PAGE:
Understanding the Working Waterfronts' Contribution to the Blue Economy | Working Waterfronts

May 4, 2021

Working waterfronts power the blue economy.

Individuals have been drawn to the coastline for centuries, evident by the number of thriving metropolitan cities located adjacent to waterfronts all over the world. In the United States, 40% of the population resides near the water. Not to mention, the blue economy has grown at a rate that is faster than the overall GDP for the country, as it has proven to be a primary driver of jobs, innovation and economic growth.  Our strong desire to be near the water might be simple to see, but quantifying this importance is no easy task. The Blue economy is a vast network with land, people, places, real estate, tourism, ports, fishing, shipping, maintenance, military- all dependent on this vital resource and interconnected. On this show, we are going to explore the Blue Economies of two Atlantic coastal states -- Rhode Island and South Carolina.  Our guests are going to guide us through the process their coastal states have undertaken to access valuable information and not only assess the current activities on their coastline, but also plan for the future of the working waterfront. An economist will also introduce us to a new and innovative strategy aimed at valuing non-market features on the waterfront such as wetlands, sand dunes, open space, oyster reefs and other types of mariculture.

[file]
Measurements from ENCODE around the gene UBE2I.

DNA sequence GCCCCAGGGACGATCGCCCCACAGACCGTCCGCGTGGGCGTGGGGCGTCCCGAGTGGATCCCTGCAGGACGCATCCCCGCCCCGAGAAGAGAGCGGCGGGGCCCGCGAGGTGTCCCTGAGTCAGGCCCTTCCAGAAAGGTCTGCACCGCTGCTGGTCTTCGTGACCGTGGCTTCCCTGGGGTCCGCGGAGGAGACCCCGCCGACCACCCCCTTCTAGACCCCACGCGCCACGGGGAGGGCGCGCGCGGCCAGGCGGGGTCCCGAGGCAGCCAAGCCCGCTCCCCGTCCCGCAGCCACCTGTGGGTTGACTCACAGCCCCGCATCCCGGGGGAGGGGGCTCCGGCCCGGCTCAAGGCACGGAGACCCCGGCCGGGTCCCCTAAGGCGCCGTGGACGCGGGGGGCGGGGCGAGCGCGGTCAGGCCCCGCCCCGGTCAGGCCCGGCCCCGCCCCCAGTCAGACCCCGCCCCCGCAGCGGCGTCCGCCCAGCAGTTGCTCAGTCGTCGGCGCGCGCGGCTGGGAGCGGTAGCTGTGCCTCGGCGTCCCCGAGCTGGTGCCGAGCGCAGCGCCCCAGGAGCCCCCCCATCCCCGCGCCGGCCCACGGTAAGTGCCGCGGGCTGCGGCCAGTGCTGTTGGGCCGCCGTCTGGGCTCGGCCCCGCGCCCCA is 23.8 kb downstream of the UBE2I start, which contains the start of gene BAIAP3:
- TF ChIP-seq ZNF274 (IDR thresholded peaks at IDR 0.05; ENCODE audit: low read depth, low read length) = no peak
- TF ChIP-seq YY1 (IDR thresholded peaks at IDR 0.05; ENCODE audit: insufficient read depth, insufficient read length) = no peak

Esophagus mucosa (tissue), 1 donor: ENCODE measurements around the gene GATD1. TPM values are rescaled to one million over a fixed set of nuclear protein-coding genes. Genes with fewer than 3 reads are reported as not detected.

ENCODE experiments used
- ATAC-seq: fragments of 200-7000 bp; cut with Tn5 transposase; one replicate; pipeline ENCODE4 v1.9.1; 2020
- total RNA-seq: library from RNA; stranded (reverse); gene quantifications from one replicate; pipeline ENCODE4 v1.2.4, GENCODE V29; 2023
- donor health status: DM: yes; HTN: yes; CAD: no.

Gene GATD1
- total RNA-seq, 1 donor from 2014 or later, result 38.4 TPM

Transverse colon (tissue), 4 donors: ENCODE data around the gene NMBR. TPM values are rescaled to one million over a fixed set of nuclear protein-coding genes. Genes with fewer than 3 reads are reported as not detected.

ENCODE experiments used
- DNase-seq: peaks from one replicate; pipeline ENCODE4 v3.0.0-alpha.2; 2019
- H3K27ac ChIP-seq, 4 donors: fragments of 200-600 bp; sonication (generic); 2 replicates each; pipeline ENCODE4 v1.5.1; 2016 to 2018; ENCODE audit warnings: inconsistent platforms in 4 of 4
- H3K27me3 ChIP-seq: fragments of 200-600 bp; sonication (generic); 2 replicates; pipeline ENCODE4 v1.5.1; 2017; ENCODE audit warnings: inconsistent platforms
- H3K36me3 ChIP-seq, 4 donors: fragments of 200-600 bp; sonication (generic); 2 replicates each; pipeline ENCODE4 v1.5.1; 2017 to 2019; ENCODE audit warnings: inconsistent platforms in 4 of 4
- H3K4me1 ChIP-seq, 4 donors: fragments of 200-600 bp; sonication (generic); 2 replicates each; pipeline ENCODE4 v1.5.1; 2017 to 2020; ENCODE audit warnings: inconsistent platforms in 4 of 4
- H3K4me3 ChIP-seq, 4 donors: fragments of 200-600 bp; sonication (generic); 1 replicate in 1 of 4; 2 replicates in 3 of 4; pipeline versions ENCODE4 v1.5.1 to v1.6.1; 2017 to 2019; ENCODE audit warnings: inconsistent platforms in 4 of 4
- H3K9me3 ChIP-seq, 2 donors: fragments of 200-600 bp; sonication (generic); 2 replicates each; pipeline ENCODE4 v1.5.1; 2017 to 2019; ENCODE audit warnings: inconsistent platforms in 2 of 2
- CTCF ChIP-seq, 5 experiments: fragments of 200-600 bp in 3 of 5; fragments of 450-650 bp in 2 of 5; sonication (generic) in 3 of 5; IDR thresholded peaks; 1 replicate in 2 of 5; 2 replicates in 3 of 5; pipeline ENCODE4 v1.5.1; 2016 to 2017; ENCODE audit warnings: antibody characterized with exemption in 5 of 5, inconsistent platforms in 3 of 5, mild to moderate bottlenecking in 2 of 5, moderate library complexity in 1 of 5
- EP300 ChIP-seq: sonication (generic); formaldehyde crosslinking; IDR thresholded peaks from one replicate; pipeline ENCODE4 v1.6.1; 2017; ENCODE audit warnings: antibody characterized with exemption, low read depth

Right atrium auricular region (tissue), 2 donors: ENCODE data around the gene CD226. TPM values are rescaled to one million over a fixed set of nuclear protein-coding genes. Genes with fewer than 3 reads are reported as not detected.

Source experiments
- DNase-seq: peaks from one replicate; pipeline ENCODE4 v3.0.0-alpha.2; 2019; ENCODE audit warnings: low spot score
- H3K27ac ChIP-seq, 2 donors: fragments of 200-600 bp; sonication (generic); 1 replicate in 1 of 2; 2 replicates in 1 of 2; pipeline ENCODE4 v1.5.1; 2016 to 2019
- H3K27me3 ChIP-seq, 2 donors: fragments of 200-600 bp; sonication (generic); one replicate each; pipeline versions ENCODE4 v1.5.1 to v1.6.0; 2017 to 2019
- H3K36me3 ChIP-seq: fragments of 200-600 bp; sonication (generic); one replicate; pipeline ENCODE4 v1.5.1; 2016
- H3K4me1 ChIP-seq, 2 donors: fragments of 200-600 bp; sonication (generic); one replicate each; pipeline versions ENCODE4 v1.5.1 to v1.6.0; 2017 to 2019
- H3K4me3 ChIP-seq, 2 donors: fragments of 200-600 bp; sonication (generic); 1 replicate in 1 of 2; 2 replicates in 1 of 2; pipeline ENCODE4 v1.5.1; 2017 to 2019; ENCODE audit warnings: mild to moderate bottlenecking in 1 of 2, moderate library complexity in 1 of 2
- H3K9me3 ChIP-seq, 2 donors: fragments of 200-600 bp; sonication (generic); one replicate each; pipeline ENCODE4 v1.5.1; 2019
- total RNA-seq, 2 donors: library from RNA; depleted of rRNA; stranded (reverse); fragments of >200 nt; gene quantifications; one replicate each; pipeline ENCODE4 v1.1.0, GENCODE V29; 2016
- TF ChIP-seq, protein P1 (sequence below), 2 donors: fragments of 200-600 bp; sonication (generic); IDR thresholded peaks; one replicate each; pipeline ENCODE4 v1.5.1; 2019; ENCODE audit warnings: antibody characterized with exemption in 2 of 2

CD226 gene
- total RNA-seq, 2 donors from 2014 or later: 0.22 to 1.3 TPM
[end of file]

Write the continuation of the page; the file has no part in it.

Show Transcription
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Ashley Bennis

Ashley Bennis is a Michigan native that grew up in Metro Detroit and received her Bacherlors of Art from Wayne State University. Bennis began volunteering with nonprofits in the city and became very involved in the community revitalization happening there through coordinated public outreach and education efforts. She earned her master’s degree in Urban Design and Planning with a specialty in Environmental Planning from the University of Washington in 2016. While there she worked as a Research Assistant with the Institute for Hazard Mitigation, Planning and Research, an interdisciplinary team focused on helping communities plan for hazard events. The purpose of her project was to improve visual representations of FEMA’s revised floodplain maps to help with their usefulness and effectiveness for residents in flood prone areas. In the winter of 2018, she joined Texas Sea Grant as a planning specialist with the Community Resilience Collaborative, a partnership of Texas Sea Grant and the Texas Target Communities program in Texas A&M University’s College of Architecture. Her primary responsibility is to provide technical assistance to Coastal Bend and Rio Grande Valley coastal communities in land use planning and hazard mitigation.